Missing: TV Review
Ashley Judd stars in ABC's 10-episode series "Missing" as a former CIA agent whose 18-year-old son disappears in Italy.
From Alias to Revenge, ABC has a nice history of taking rote concepts and making them cool or tapping in to our love of guilty pleasure. It's as if the network is giving viewers a free pass on expecting gravitas, so long as it makes the hour go by pretty quickly.
Now it's offering up Missing, a 10-episode series starring Ashley Judd as a former CIA agent whose 18-year-old son disappears in Italy, and she shakes off 10 years of stay-at-home-mom rust and goes after him.
It's simple: Mom must find her boy. And each episode is shot (like a movie) on location in a different European city, so there's a visual treat. Also, Judd gets into fights, shoots guns, crashes Vespas and falls off bridges about every four minutes.
But the best part is that creator Gregory Poirier (National Treasure: Book of Secrets) has promised the 10th episode will resolve the season and set up a new challenge for season two -- should it get picked up. Poirier said he hates series that promise to solve a mystery then make you wait until the second season (if only he were running AMC's The Killing).
So that leaves viewers with a fairly risk-free proposition: Watch a show filmed in amazing cities (a luxury Alias didn't have) that has Judd kicking ass, and you will be rewarded with an answer to the mystery.
That's not to say you'll get the mind-bending twists you got on Alias, but it also means you won't get the mind-bending twists on Alias (which made it impossible to follow). On the other hand, Judd's character, Becca, is more difficult to embrace than Jennifer Garner's. Maybe it's because the fantasy of Alias was clear: hot woman changes clothes to become killing machine. It was so ridiculous that everyone could be on board with it. Here, Judd has chopped her hair, making her look more severe. And she plays the "I'm a mom!" angle so hard that it almost becomes annoying. Maybe because Missing seems to be going for more heft, it takes longer to accept (the first two episodes don't come close to the dramatic intensity it might be shooting for). It's easier as a viewer to give in to the nonsense if it has more gloss and is clearly nonsense.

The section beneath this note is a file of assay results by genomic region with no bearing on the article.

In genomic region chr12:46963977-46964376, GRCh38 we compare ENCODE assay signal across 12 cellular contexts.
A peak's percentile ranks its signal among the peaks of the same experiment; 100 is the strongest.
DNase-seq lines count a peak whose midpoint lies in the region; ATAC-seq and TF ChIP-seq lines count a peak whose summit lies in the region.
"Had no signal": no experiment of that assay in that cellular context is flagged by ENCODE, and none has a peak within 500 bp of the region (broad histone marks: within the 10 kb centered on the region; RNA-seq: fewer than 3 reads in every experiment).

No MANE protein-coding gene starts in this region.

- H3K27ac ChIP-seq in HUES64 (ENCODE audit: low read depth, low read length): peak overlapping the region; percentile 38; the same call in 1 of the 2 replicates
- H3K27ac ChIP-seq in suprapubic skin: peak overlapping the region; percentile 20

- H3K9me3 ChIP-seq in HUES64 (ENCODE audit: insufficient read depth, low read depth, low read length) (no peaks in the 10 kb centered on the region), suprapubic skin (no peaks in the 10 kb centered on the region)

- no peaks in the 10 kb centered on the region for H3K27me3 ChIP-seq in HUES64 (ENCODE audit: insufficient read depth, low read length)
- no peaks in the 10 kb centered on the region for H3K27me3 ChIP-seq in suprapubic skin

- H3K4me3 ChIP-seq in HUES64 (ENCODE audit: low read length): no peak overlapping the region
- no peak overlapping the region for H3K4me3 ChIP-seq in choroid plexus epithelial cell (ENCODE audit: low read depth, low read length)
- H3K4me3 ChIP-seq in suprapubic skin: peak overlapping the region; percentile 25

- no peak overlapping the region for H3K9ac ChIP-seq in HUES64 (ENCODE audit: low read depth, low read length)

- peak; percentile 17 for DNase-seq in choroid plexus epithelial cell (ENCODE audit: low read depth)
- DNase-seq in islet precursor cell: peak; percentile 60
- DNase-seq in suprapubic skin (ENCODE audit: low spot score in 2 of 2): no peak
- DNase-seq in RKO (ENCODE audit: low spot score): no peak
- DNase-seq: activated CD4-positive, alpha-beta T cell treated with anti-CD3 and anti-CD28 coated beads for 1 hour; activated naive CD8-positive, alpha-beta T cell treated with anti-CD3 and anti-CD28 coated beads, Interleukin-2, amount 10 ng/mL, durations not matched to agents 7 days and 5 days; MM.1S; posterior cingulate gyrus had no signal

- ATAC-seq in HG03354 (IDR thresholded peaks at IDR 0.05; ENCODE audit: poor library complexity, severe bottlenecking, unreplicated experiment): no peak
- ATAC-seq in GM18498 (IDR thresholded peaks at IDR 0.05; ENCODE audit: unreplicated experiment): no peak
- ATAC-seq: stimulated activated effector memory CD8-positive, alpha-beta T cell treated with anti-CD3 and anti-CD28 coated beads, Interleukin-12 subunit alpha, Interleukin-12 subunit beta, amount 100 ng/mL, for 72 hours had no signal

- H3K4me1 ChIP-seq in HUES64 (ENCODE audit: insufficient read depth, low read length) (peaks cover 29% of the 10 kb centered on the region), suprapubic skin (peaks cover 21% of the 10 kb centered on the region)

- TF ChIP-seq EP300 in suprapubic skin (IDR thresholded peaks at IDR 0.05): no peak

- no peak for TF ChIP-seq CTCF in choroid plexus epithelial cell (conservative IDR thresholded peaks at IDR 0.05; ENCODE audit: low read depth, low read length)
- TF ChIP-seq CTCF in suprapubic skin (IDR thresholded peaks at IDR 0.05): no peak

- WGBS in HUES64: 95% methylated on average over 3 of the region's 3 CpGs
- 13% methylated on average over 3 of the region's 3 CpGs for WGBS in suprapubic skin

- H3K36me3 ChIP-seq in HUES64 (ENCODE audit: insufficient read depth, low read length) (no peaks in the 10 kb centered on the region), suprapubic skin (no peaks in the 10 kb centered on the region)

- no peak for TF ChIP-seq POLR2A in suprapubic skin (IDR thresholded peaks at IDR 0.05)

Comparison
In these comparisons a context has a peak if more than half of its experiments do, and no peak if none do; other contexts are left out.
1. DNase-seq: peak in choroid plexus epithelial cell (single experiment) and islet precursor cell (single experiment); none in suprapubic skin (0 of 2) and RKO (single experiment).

Eventually, Missing stops demanding that it be taken so seriously. Your eyes are in for a treat, and Judd grows on you. Some of the hokey plotting fades into the background after that.
That's not to undersell it. Sean Bean plays Becca's husband, who also was in the CIA and will be seen mostly in flashbacks. More could be mined from their past when he reappears. Becca's son, Michael (Nick Eversman), isn't around much -- just a few calls to his mom and then tape of him being kidnapped. More central are Dax (Cliff Curtis), who runs CIA operations in Paris and is tracking Becca but also trying to help her, and Giancarlo (Adriano Giannini), an Interpol agent and former flame of Becca's.
If you want an hour of escapism and entertainment each week -- and why wouldn't you? -- credit ABC for making an hour disappear into thin air.
Airdate: 8 p.m. Thursday, March 15 (ABC)